Designers create visuals for clients and for sharing information with other design team members. You'll need to know how to select the right visual for the right use at the right time. Designers also use different communication tools for analysis, data, research, and conceptual and planning diagrams.
Learn which types fit the goal. It's all about show and tell (or sell).
Small residential projects with one decision-maker usually need an informal meeting with a copy of the report and a few visuals.
Larger projects, especially commercial projects, have several stakeholders. These often require a formal written report with presentation boards or other visuals.
Regardless of the project size or complexity, the goals are to get:
- Client comments and feedback
- Approval to proceed with design and continue to the next project phase
Presentation formats include face-to-face or virtual meetings, such as Zoom.
Presentations are typically done at the end of these two phases:
- Programming phase — to proceed to the Design Development phase
- Design Development phase — to start preparing Construction Documents
The goal of the design presentation varies with the different activities in each design phase. The designer should consider the types of decisions and desired outcomes of the presentation to determine which type of visuals are most appropriate.
This phase is about demonstrating that the design solution meets the project's functional requirements. Visuals used to communicate design solutions during programming can include:
- area requirement summaries
- parti diagrams
- concept sketches
- adjacency diagrams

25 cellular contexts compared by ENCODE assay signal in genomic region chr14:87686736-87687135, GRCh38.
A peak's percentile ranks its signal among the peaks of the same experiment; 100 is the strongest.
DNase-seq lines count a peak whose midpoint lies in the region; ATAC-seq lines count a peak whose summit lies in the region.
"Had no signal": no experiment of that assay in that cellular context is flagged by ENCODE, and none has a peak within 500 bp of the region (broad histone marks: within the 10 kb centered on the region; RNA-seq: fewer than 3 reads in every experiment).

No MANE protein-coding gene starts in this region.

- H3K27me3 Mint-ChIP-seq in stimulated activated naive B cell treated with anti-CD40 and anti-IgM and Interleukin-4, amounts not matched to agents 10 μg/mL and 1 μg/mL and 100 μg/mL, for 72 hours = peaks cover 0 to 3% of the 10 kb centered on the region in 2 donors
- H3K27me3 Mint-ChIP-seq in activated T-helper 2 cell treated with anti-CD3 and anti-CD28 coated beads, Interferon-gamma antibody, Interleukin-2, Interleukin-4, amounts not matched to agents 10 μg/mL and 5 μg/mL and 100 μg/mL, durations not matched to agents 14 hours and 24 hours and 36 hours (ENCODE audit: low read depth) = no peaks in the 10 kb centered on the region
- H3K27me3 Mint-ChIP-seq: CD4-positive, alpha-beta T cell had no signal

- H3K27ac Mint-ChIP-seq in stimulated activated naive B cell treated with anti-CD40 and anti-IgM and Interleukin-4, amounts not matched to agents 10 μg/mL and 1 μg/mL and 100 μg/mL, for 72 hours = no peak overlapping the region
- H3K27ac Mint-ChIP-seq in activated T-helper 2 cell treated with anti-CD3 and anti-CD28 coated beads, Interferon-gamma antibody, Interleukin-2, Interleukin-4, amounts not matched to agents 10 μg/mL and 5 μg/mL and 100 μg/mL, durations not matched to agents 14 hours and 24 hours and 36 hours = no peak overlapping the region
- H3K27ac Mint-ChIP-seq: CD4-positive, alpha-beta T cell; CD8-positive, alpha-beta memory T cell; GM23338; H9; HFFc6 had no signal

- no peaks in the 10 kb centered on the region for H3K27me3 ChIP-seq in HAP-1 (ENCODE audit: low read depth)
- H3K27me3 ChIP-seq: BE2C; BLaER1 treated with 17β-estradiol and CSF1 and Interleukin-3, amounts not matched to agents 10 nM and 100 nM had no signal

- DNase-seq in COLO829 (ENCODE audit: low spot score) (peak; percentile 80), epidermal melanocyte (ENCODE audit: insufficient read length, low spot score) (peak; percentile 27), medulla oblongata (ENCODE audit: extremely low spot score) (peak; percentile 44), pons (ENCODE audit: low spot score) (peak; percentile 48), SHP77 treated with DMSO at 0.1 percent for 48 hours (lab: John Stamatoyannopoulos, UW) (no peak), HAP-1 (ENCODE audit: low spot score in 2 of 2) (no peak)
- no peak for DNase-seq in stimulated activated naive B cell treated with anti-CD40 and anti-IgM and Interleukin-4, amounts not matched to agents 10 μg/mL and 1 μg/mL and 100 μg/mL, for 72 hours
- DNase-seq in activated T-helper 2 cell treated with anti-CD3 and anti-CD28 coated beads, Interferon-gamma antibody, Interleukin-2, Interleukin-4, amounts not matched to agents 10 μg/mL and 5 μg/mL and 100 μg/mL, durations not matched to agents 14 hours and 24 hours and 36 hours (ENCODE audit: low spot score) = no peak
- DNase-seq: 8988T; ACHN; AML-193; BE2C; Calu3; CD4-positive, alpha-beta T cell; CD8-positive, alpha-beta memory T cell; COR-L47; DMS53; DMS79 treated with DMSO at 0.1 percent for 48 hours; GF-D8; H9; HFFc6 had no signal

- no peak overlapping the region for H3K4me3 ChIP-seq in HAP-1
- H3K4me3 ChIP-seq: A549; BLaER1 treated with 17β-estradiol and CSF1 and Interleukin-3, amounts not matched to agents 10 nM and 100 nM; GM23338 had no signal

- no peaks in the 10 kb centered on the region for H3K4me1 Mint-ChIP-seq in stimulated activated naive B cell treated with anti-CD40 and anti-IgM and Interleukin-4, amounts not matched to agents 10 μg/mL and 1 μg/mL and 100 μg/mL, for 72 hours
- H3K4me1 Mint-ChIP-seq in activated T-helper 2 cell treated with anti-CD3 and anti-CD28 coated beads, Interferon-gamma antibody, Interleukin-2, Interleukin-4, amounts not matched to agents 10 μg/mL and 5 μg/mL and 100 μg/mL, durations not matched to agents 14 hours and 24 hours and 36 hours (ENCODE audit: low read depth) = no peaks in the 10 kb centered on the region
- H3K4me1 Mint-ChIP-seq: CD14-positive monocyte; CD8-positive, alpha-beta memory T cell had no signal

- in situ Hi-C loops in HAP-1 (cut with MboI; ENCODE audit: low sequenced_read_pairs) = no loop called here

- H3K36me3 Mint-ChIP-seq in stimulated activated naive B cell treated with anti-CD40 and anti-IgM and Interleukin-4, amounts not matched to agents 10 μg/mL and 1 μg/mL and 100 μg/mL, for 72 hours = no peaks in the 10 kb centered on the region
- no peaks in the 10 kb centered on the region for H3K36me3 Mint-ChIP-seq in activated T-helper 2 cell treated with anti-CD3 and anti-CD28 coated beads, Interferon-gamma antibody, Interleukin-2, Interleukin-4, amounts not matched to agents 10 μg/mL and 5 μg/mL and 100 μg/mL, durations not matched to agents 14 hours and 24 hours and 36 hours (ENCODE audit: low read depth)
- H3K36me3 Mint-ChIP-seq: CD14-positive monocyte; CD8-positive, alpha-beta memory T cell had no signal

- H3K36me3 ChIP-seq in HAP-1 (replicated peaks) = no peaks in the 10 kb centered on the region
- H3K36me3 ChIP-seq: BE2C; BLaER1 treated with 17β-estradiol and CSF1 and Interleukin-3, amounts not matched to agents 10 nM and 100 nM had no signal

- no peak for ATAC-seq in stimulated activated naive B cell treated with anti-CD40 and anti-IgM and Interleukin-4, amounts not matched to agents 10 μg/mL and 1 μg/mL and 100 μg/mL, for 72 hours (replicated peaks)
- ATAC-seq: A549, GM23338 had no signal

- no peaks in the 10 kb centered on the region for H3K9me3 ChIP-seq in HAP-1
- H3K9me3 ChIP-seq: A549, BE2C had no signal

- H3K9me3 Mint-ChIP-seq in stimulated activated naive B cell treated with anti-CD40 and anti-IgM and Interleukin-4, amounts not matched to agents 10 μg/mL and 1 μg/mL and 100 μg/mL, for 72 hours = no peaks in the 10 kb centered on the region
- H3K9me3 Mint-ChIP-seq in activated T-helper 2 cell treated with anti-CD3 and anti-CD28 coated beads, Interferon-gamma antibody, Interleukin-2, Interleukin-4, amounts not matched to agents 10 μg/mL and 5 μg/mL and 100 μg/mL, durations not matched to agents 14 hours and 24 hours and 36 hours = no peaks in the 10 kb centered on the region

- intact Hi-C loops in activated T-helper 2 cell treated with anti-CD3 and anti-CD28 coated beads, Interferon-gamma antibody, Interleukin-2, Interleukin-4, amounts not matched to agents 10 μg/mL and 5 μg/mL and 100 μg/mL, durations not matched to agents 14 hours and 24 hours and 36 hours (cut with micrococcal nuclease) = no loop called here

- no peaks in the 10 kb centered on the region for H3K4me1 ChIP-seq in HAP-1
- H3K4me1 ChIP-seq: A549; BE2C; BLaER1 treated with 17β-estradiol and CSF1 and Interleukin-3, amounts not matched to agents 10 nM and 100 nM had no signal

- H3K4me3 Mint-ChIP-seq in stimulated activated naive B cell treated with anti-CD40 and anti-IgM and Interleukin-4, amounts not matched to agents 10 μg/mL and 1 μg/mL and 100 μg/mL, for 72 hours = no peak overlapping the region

- bubble diagrams
- stacking diagrams
During the design development, the designer refines the physical solutions. The designer's goal is to gain approval for final plans, specific materials, and furnishings. The goal is to get client approval to proceed with construction documents.
Rendered floor plans illustrate the design solution in 2-D. These show the client the layout of the building's construction and how the furniture fits into the space. Floor plans also illustrate adjacencies, clearances, and traffic flow throughout the space.
Material boards show the finishes selected for the project. It's ideal to have a sample of each material on the board showing the texture, weight, and accurate colors. Samples displayed on material boards may include:
- Millwork finishes/wood stain
- Hardwood flooring
- Window shades
- Drapery fabric
- Upholstery fabric
- Bedding fabric
- Decorative pillow fabric
Many people find understanding floor plans and elevations challenging. For larger projects, renderings and models show the design in 3-D to help the client better understand the volume of the space.
Study models are sometimes prepared during the design development phase for use in-house by the design team. These are sometimes crude and made out of cardboard or foam core. These study models, also known as concept models and working models, are usually made at a 1/4-inch or 1/2-inch scale.
Presentation models are more common for larger projects. They're most often used for formal client presentations. Detailed presentation models are now easier to fabricate with techniques like 3-D printing. They're often used for architectural projects and show the whole building.
A mock-up is a life-size model of design. It can be a single piece of furniture or a construction mock-up of an entire space.
A prototype is similar to a mock-up but offers the opportunity to test the design. A model hotel room is a good example of a construction prototype. A mock-up of the room itself with samples of all furniture allows for testing the function of the space. Do the bed lamps on the nightstands reach the outlets? Is there enough space to pass between the bed and the desk? Does the bed coverlet pool on the floor?
Ultimately, the designer must remember the goal of the presentation. When the goal is for client decisions and approval, the project can progress.